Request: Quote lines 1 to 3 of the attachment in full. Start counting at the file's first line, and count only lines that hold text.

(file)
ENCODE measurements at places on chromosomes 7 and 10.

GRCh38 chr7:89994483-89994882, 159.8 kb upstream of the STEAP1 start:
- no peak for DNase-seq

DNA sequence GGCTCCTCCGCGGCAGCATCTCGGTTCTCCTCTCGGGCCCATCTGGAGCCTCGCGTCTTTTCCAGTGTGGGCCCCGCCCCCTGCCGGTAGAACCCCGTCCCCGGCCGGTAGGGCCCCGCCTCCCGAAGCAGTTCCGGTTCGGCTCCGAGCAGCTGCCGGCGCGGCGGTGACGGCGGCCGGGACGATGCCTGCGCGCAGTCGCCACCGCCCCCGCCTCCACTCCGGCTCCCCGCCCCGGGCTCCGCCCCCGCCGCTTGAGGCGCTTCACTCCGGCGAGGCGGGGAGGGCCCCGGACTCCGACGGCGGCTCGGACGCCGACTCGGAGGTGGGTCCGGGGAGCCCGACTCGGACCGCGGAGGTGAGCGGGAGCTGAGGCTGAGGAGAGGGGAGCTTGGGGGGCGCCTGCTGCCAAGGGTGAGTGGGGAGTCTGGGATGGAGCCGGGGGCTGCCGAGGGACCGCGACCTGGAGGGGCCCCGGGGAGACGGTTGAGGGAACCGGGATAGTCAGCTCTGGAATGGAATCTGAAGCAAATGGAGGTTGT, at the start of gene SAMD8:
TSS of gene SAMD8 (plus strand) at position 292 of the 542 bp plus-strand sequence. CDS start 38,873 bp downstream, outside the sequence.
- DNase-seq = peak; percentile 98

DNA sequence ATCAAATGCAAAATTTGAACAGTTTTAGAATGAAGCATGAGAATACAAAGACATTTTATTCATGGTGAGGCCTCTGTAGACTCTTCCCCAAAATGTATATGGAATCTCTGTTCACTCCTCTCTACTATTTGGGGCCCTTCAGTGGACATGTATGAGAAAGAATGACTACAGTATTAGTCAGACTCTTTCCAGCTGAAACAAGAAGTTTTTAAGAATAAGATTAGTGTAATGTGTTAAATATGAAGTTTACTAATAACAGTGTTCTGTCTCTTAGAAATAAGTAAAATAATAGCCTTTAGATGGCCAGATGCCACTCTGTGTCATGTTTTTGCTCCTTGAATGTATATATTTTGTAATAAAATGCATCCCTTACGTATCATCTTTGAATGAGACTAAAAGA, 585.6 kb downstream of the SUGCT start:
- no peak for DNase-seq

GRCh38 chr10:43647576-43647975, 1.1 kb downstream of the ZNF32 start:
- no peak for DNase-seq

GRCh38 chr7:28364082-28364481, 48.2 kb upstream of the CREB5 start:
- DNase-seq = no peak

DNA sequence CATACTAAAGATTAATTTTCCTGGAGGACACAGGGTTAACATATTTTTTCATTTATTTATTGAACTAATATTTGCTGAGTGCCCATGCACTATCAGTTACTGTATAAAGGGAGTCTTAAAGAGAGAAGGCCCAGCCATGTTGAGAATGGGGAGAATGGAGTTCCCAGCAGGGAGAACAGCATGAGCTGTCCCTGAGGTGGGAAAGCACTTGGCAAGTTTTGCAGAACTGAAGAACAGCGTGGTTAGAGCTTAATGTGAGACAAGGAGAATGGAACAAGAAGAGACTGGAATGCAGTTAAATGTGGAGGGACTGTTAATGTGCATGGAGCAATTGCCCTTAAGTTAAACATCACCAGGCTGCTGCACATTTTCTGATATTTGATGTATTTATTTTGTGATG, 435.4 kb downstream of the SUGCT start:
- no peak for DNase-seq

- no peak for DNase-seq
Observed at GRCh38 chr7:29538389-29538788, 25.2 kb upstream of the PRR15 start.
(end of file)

ENCODE measurements at places on chromosomes 7 and 10.

GRCh38 chr7:89994483-89994882, 159.8 kb upstream of the STEAP1 start:
- no peak for DNase-seq